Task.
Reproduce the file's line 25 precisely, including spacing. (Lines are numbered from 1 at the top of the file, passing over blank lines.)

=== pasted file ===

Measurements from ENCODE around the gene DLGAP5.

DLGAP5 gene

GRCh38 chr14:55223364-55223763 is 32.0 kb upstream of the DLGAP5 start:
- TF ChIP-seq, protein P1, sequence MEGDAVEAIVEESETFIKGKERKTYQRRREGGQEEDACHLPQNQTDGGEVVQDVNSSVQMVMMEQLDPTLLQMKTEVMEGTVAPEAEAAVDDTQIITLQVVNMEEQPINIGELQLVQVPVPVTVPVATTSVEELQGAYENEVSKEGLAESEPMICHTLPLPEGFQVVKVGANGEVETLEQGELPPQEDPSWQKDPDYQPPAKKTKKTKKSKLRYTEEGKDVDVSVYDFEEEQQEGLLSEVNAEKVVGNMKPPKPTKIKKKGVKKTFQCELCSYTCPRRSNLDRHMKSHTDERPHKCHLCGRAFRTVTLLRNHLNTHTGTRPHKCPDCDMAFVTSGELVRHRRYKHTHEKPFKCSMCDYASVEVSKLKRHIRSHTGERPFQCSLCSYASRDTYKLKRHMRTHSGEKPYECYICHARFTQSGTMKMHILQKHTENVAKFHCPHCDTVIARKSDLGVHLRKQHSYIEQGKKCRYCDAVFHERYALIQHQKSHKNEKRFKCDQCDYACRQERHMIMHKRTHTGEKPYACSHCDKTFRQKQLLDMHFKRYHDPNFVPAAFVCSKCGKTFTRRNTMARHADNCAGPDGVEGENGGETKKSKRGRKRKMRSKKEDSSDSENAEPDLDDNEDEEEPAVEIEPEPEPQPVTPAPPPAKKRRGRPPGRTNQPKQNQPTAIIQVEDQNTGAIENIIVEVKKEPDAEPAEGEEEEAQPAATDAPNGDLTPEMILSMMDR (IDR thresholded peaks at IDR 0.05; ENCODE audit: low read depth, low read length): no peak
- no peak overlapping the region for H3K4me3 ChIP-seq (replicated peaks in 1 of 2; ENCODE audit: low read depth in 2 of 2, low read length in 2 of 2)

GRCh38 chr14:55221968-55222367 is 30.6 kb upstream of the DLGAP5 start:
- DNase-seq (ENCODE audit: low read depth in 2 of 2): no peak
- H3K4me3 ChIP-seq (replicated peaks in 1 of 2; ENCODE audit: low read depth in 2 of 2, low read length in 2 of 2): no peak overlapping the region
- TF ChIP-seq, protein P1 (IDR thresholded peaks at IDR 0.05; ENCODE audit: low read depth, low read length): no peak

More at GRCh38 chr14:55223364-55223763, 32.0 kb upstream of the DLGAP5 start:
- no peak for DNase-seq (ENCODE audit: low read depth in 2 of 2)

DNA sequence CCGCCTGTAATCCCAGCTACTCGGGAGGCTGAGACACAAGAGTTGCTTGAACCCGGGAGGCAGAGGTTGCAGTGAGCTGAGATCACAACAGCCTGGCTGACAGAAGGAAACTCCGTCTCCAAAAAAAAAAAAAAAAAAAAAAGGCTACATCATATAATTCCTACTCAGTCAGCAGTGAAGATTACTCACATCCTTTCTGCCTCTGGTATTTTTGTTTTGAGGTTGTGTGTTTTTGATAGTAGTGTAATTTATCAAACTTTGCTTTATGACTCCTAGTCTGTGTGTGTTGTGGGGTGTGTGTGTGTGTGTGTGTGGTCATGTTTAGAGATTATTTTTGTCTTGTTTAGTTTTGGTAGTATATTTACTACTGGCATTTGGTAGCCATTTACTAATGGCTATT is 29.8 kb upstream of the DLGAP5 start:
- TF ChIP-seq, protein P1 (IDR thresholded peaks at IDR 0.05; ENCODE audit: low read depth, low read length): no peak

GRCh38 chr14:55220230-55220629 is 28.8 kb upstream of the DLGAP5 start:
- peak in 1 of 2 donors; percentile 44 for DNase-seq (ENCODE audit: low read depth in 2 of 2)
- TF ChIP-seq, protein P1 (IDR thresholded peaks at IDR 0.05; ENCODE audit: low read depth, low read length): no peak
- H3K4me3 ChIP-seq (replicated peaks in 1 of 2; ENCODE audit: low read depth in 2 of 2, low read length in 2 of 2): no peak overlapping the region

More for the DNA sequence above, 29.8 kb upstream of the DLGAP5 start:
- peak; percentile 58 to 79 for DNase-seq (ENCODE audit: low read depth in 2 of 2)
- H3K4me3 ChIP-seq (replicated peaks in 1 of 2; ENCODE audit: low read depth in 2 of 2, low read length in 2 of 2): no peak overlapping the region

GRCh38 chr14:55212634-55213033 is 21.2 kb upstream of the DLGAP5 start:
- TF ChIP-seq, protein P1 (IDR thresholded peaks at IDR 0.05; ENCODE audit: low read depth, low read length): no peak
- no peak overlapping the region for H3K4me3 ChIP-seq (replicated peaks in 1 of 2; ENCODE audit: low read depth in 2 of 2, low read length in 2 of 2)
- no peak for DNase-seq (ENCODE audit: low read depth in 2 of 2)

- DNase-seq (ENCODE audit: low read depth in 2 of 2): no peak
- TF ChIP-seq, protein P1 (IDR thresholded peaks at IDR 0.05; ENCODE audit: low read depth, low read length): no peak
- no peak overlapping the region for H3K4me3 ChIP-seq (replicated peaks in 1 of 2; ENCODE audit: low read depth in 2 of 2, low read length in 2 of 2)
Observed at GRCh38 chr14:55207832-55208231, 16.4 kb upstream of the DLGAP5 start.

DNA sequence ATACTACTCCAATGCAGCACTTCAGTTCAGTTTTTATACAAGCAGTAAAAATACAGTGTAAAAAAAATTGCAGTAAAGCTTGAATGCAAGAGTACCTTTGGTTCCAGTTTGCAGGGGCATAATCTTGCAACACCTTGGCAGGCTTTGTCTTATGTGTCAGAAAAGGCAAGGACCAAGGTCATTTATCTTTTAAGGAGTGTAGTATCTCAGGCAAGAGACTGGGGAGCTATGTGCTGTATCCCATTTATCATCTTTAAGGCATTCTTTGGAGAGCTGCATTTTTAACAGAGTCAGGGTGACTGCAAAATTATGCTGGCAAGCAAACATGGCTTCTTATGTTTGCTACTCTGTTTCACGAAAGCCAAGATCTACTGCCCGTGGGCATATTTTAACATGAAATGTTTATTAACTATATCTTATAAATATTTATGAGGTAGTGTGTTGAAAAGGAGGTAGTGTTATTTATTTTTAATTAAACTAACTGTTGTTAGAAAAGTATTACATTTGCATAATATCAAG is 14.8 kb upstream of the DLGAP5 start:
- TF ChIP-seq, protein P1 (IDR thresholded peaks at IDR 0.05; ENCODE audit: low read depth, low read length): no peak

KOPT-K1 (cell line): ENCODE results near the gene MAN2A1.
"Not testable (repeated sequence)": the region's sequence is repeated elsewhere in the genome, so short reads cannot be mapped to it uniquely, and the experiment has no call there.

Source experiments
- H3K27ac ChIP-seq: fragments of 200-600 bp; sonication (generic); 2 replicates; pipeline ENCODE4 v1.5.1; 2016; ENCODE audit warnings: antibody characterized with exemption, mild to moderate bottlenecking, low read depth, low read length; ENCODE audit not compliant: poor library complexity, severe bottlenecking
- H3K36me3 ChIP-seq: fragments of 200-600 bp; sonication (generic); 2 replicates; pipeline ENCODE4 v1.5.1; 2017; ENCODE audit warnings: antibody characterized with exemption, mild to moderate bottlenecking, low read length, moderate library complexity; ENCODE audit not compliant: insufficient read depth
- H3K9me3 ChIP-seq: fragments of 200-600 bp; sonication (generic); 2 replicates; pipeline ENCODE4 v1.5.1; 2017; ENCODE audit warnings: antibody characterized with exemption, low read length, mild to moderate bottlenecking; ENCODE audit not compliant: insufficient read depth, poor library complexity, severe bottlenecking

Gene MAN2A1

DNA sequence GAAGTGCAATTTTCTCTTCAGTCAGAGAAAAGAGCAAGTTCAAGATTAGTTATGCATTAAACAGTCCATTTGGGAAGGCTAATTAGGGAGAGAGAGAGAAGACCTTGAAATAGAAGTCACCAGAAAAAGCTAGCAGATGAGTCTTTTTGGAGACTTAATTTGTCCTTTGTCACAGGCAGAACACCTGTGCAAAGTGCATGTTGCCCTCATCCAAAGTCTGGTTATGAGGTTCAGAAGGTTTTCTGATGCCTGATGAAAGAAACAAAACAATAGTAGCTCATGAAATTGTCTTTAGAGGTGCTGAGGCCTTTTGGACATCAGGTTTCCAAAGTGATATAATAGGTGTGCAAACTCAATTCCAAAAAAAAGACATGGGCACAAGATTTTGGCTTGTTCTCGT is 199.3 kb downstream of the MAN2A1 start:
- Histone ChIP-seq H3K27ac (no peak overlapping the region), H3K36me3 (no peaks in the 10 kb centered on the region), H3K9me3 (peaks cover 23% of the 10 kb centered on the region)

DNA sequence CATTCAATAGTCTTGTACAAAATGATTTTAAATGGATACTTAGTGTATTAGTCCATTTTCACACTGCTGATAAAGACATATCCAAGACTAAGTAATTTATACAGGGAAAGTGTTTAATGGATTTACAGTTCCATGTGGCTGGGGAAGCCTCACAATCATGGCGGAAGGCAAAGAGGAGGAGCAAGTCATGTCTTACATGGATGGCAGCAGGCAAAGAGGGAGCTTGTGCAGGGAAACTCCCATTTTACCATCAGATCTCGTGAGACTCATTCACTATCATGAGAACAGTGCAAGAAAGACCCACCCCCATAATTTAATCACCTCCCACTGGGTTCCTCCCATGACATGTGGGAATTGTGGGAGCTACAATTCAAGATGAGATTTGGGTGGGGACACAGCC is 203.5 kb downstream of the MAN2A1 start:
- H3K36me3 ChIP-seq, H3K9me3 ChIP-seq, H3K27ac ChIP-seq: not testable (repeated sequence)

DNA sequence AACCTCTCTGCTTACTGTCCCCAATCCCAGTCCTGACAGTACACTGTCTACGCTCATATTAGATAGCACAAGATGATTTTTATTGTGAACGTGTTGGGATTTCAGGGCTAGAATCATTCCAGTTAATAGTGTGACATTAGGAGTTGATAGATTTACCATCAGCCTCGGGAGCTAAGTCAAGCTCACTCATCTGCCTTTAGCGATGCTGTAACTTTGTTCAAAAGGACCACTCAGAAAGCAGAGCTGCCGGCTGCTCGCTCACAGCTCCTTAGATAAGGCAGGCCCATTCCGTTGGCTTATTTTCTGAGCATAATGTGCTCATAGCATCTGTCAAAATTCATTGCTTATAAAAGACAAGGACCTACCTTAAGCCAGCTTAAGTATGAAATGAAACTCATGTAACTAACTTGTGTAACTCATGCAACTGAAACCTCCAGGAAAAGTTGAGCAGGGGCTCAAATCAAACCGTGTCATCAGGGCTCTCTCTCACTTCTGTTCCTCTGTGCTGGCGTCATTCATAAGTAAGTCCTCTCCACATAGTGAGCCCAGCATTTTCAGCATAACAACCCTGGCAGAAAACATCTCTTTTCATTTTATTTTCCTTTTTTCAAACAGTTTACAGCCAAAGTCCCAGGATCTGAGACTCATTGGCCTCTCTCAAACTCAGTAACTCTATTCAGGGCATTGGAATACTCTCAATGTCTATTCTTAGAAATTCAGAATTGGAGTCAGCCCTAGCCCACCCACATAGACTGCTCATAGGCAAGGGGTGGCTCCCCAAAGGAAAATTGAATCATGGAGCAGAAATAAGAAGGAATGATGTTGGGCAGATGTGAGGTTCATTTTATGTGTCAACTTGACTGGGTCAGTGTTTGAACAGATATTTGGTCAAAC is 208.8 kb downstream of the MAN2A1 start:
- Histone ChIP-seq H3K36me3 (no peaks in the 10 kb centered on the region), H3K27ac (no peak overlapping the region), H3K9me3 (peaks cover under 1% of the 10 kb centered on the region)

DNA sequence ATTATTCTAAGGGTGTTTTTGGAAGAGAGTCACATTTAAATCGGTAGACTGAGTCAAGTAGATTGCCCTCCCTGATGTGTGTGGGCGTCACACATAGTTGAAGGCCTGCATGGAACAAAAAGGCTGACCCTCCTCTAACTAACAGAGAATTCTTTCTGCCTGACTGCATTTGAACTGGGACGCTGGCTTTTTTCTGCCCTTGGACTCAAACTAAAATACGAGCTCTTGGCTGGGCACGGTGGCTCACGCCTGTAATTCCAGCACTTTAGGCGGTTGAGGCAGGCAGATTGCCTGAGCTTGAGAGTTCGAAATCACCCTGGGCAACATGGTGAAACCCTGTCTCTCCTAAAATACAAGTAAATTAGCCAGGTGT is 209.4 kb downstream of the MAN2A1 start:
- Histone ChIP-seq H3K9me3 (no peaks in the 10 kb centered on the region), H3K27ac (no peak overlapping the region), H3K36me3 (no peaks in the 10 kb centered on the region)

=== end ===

- DNase-seq (ENCODE audit: low read depth in 2 of 2): no peak